Is there a sustainable way to eat fish?
What’s happening? Tierra del Fuego, the southernmost province in Argentina, has banned the use of intensive open-net salmon farms because of concerns about the impact of the large cages on the marine environment and the local economy. The move effectively makes Argentina the first country to outlaw salmon farming. (The Independent)
Why does this matter? The fish industry is booming. Global fish consumption has more than doubled between 1990 and 2018, and production reached a record high of 179 million tonnes in 2018. At the same time, the share of healthy fish stock in the oceans has decreased from 90% in 1990 to 66% in 2018. Apart from overfishing target species, commercial fishing practices are also extremely wasteful. About one-third of global catch is wasted – one-quarter of that simply because it is unwanted bycatch. Moreover, trawling nets cause massive destruction to marine ecosystems such as coral reefs, and research suggests the resulting ocean sediment disturbances have a significant carbon footprint as well.
The problem with fish farms – For a while, raising fish in captivity seemed to be a sustainable alternative to wild fish. However, we know now that large fish farms along the coasts of countries like Norway or Chile create a lot of waste, a perfect condition for algae bloom, which reduces oxygen levels and suffocates everything that lives nearby. These farms are also a breeding ground for pests like sea lice – in 2016, more than 50 million salmon in Norway died from infestation. Deploying antibiotics at large scale to tackle the problem is not a great idea either, as it can lead to antibiotic resistance, with potential negative impacts on humans.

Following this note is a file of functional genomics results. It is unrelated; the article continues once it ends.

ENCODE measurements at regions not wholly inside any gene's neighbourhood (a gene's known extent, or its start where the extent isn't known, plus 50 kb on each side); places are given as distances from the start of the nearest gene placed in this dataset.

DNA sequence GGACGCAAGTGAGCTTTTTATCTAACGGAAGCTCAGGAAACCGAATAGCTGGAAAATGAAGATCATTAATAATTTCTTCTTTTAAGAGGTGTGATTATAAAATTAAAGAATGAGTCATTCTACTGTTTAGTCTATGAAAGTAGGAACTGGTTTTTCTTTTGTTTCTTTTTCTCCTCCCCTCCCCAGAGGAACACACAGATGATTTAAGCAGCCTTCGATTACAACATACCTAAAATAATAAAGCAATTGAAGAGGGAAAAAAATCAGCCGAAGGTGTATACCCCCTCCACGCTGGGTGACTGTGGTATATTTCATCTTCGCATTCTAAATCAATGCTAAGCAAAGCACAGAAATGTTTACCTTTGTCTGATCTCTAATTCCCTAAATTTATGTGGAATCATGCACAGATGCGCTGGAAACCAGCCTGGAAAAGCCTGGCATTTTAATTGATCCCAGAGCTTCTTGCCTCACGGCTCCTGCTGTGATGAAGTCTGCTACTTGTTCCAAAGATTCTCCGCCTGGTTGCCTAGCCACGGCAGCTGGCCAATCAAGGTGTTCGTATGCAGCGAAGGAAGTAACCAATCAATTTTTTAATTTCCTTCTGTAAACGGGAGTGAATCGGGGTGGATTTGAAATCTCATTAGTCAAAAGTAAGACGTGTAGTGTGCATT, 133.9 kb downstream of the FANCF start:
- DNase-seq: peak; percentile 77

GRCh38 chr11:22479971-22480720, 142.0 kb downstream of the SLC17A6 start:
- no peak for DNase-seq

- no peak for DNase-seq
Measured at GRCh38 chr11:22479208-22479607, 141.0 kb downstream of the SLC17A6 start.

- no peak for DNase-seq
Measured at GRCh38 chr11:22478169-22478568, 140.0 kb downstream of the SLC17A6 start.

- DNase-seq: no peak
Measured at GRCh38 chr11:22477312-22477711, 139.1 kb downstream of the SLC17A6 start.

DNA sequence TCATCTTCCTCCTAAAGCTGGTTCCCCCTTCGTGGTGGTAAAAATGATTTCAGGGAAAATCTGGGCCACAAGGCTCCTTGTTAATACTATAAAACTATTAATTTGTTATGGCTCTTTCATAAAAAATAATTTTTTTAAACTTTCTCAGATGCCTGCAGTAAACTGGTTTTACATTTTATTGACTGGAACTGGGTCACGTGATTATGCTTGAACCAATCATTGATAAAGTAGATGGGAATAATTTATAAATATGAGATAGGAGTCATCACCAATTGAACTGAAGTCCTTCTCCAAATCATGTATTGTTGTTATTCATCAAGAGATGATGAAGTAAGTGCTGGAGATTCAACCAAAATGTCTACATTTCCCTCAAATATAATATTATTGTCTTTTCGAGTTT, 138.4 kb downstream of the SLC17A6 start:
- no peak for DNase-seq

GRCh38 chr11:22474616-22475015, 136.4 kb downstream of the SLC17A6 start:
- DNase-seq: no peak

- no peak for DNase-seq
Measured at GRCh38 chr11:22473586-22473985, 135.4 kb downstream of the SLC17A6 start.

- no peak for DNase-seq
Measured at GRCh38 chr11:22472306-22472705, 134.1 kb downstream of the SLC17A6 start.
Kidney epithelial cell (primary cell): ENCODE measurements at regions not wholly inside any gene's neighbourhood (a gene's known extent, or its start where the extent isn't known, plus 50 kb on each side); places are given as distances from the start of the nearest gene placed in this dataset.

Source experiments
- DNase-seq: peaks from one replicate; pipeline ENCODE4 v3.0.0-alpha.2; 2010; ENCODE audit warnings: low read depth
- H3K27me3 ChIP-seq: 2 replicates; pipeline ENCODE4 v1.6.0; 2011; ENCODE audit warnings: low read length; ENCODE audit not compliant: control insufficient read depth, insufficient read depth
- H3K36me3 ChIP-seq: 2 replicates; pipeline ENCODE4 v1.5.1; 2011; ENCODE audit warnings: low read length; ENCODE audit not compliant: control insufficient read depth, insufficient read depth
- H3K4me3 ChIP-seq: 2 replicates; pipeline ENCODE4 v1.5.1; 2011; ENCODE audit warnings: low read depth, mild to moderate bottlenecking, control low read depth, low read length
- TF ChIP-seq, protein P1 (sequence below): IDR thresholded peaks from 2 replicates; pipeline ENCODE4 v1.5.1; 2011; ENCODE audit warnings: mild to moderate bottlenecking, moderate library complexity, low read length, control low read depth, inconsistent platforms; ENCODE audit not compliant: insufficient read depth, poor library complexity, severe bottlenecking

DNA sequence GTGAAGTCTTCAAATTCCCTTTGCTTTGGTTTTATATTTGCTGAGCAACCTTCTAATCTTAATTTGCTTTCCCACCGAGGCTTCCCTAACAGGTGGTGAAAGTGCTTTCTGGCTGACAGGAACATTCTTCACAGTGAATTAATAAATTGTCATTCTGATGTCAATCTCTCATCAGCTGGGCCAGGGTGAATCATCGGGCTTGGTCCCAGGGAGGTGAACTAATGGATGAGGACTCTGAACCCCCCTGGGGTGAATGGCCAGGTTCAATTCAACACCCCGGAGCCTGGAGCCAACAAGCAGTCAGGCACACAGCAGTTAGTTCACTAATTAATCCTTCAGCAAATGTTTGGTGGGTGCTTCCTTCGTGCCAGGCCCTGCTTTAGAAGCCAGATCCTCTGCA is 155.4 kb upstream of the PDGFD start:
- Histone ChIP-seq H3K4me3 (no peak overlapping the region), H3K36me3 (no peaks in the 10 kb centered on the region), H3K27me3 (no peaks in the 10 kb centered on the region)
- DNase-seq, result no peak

An aspect that is often overlooked in conversations about fish farming is the high rate of escape. In Norway, at least 2.1 million salmon escaped over the last 10 years, although experts fear the actual number could be much higher. The mixing of farm-raised salmon with wild salmon poses a great threat to the gene pool of wild populations since farm animals are not as resilient and have a lower fertility and life expectancy.
So, what’s the solution? Organic fish farms are trying to address some of these problems by reducing their impact on the environment. In the EU, Ireland is leading the way in organic aquaculture. Under the bloc’s rules, organic farms must adhere to stricter water quality standards, population density limits and commit to sourcing feed from organic and sustainable suppliers.
Meanwhile, some companies in the US are turning to large land-based water tanks. Creating a closed-loop system, the farmers control everything from pH and oxygen levels to currents and waste. The absence of sea-borne diseases means no antibiotics and pesticides are needed, and the mortality rate is lower than at conventional fish farms. Nevertheless, operating the tanks is energy-intense and expensive, which raises questions about the climate impact and profitability of these farms.
And what about fake fish? Consumers worried about the ethics of fish farming can already choose from a wide range of plant-based fish alternatives. And then there is lab-grown fish – US-based start-up Wild Type has successfully producedcell-based salmon by extracting stem cells from salmon and growing it under lab conditions. Similar projects are being carried out for bluefin tuna, shrimps, crabs and lobsters. And while this method still requires the killing of some animals, the number is much lower than at conventional farms.
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